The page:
Cleaning out the attic in his grandparents house seemed an unlikely place to discover some of the most well kept secrets of Judaism but that is exactly what happened to Rabbi Eric Yoffie, Head of North America's Reform Movement, "Which just goes to show that God really works in mysterious and wondrous ways," said the Rabbi after unearthing several ancient texts, believed to be hundreds and perhaps even thousands of years old. The ancient scriptures, written in a foreign language - later identified as a Semitic language called Hebrew - intrigued the Rabbi, "Deep inside, I had a feeling that there was a hidden message for our generation, waiting to be discovered in those books."
Although it took two whole years of hard work until the texts finally surrendered to the Rabbi's determined investigation, his initial intuition proved correct – the ancient Hebrew texts reveal a Jewish way of life that the Reform Rabbi had no idea existed, "Apparently, our ancestors practiced a completely different form of Judaism, bearing such a meager resemblance to our own practices that it is hard to understand how and when such a complete and radical transformation took place," said the Rabbi.
"For instance, in ancient times, Jews had a special day, called the Sabbath, in which they did not do any work," said the Rabbi, "Of course, such a notion may seem ridiculous to us, but apparently, living in a land of milk and honey called 'Israel' they could afford to take a day off," explained the Rabbi.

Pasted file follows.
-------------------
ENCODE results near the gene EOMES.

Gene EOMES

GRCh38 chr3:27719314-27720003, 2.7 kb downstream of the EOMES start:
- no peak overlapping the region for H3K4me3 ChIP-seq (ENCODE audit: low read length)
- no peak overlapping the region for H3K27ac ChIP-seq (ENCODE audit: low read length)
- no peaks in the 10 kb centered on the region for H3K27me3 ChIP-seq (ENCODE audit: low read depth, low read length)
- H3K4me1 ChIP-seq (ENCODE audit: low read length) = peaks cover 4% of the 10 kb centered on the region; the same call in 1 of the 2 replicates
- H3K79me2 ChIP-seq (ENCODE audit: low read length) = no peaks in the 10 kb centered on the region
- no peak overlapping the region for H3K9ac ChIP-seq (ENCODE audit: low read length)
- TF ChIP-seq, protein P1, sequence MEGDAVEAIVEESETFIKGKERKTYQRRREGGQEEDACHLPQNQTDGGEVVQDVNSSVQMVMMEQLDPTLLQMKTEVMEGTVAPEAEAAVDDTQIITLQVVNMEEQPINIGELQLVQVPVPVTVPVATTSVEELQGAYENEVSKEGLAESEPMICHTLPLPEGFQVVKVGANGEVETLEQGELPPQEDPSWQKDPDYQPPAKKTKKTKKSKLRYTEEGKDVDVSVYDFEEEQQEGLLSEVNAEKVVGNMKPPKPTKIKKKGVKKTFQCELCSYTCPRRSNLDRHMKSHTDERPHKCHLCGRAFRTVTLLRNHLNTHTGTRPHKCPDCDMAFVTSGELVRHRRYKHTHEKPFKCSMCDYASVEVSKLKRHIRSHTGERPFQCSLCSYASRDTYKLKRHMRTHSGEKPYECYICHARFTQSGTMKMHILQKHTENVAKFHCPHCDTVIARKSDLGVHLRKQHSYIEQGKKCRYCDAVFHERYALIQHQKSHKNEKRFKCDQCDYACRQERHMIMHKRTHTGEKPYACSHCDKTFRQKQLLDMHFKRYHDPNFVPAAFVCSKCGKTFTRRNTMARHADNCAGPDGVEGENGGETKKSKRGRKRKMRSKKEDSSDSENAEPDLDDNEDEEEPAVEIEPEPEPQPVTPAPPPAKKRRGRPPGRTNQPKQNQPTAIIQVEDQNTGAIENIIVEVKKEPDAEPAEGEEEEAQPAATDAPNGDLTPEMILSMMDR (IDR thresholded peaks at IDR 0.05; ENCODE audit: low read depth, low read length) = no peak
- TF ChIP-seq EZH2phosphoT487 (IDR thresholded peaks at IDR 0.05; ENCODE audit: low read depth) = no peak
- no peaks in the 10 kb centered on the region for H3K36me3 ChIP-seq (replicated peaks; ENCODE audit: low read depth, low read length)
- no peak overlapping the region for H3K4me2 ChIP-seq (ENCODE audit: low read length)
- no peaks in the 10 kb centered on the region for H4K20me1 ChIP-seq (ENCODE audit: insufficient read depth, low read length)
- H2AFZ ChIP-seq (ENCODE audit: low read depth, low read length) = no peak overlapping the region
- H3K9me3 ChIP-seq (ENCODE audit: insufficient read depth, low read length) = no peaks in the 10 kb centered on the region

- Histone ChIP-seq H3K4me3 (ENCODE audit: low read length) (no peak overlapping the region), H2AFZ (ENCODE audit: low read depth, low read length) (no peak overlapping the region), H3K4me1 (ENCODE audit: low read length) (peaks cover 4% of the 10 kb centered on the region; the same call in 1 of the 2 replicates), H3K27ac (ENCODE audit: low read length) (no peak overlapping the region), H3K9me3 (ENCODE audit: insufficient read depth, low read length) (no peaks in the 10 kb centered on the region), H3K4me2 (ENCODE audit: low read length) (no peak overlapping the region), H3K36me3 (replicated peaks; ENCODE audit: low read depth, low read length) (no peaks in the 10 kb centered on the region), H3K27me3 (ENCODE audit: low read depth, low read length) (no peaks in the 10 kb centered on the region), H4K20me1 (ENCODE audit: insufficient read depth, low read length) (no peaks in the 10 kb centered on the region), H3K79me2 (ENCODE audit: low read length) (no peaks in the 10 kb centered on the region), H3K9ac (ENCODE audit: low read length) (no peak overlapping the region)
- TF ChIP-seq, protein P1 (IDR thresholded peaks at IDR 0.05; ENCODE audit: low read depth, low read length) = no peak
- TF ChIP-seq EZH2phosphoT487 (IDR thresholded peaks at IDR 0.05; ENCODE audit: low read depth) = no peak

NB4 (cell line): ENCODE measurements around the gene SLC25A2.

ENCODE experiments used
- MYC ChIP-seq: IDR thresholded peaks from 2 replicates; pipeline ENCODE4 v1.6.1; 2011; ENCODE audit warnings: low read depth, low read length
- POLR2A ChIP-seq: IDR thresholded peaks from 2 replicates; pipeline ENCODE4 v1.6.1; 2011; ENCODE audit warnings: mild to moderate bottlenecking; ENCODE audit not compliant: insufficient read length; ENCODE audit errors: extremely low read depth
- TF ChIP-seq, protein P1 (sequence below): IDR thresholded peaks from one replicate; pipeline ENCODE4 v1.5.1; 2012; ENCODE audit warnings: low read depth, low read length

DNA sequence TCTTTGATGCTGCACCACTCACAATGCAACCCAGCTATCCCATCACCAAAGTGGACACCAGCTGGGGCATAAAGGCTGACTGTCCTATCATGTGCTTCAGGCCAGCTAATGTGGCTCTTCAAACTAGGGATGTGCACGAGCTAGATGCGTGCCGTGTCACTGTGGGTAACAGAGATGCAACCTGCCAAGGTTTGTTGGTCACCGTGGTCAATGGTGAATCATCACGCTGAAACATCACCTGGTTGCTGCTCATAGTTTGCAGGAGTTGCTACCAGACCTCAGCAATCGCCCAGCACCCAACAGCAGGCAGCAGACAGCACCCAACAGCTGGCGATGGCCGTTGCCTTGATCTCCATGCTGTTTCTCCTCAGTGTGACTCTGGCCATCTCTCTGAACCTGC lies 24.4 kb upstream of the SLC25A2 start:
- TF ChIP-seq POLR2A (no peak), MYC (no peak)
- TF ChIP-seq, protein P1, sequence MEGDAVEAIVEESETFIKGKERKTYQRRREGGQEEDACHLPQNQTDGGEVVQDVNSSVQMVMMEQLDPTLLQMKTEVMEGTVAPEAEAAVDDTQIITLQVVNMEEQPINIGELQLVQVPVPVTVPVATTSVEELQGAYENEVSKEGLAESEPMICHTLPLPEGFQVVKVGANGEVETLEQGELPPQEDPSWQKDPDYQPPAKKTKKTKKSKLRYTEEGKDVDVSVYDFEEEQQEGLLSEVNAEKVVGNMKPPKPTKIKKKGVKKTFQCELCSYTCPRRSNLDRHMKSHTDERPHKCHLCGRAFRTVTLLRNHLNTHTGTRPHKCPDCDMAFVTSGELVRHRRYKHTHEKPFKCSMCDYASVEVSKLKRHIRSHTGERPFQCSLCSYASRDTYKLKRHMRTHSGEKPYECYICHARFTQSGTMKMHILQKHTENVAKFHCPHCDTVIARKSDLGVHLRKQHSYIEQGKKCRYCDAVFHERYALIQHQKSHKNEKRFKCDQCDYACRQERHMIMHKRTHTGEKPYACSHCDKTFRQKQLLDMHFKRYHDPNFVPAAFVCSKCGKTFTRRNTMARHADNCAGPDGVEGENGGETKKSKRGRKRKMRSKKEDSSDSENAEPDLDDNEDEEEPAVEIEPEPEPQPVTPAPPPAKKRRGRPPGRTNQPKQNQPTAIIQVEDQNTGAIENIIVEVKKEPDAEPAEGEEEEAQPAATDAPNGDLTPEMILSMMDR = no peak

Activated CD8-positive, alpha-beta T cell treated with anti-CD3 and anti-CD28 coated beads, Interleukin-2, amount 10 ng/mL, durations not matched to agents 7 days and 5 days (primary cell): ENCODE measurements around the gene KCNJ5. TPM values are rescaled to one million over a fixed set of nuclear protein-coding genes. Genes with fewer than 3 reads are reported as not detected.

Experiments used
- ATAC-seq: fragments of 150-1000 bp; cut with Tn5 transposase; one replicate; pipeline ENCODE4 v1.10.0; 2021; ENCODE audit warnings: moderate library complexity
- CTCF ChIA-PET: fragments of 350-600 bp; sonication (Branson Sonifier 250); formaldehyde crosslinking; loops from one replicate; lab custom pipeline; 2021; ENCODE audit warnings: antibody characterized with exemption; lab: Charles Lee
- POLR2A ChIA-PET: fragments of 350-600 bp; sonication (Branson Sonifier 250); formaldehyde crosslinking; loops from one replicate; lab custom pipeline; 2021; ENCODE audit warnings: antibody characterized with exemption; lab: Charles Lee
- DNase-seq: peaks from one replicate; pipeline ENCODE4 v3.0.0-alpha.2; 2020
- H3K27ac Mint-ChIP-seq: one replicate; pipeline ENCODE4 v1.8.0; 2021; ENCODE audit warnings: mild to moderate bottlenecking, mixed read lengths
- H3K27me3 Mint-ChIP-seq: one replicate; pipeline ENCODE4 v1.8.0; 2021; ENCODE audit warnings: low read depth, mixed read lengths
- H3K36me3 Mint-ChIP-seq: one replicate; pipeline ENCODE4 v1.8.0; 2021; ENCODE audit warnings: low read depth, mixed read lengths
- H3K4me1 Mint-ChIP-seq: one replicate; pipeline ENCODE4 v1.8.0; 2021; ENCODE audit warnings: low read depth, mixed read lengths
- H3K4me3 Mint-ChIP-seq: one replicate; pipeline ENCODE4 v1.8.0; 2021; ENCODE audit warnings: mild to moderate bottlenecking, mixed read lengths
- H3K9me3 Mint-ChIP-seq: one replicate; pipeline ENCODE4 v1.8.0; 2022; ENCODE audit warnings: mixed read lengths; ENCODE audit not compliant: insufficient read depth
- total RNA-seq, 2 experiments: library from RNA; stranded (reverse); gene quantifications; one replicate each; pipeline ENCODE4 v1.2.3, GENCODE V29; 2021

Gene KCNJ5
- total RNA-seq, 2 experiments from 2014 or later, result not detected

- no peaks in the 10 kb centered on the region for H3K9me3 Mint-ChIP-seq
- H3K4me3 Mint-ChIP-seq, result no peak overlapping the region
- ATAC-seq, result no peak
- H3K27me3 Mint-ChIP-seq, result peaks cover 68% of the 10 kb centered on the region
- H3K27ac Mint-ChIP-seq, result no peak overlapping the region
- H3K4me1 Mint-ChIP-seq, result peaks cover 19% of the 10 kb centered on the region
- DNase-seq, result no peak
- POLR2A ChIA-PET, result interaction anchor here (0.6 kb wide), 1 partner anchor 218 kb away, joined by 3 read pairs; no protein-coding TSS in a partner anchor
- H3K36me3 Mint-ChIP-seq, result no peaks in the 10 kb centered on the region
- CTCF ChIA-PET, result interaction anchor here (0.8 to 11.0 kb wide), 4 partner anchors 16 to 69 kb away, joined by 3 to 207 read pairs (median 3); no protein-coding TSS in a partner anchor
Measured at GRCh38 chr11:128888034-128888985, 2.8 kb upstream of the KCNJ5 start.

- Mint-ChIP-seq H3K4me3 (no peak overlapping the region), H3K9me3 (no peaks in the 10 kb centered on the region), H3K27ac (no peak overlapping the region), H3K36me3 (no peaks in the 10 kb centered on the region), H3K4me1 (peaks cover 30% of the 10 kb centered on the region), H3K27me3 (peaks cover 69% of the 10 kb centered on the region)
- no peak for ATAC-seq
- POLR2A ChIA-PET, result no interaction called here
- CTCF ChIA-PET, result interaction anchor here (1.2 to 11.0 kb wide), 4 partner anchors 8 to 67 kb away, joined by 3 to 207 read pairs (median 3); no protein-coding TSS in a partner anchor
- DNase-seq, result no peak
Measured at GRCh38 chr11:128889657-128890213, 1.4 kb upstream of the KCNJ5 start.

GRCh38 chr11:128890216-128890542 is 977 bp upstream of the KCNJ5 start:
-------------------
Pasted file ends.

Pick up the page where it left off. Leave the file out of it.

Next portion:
However not all the practices have any bearing to modern life, "It is written that the Jews were forbidden to cook the flesh of a young goat in his mother's milk," said the Rabbi, "Obviously such an injunction has no meaning to most modern people who live in the city and don't even have any goats."
"Numerous other practices may seem odd to the modern man," according to Rabbi Yoffie, "But the inner logic of the text makes it clear that at the time they did have some spiritual meaning," said Yoffie, referring to practices such as reading chapters of the ancient texts over and over again, year after year, "One would expect that after a while, people would get bored by the same book," said the Rabbi, who suggested that the lack of printing techniques and materials at the time could have been the reason behind this practice.
Another example is the observance of circumcision,
"This seems a most painful operation and in all likelihood was just meant as a metaphor for a concept that we simply do not understand at this time," said Rabbi Yoffie.
Although the interpretation of the texts is still ongoing and many issues remain uncertain, the Rabbi has already reached conclusions of his own, "After reading these texts it seems to me that somehow we have strayed a long way from our original roots. Judaism has many strict rules – not all of them understandable as of yet – but it is clear that the resulting picture is a far cry from our own permissive, Johnny-go happy attitude," admitted the Rabbi, who said that he believes the young generation will embrace this new, stricter version of Judaism, "As it turns out, Judaism has expectations and demands, but in return it enriches your life. If it is just convenience, then it is not worth anything," said the Rabbi who expects to lead Reform Jews on a new exodus, "From the land of 'anything goes', to the land of respect for our past and doing things the right way."
The original post from the Jerusalem Post with apologies to my Reform friends (although they already know that I believe there must be better ways to practice Judaism than throwing out the baby with the water…)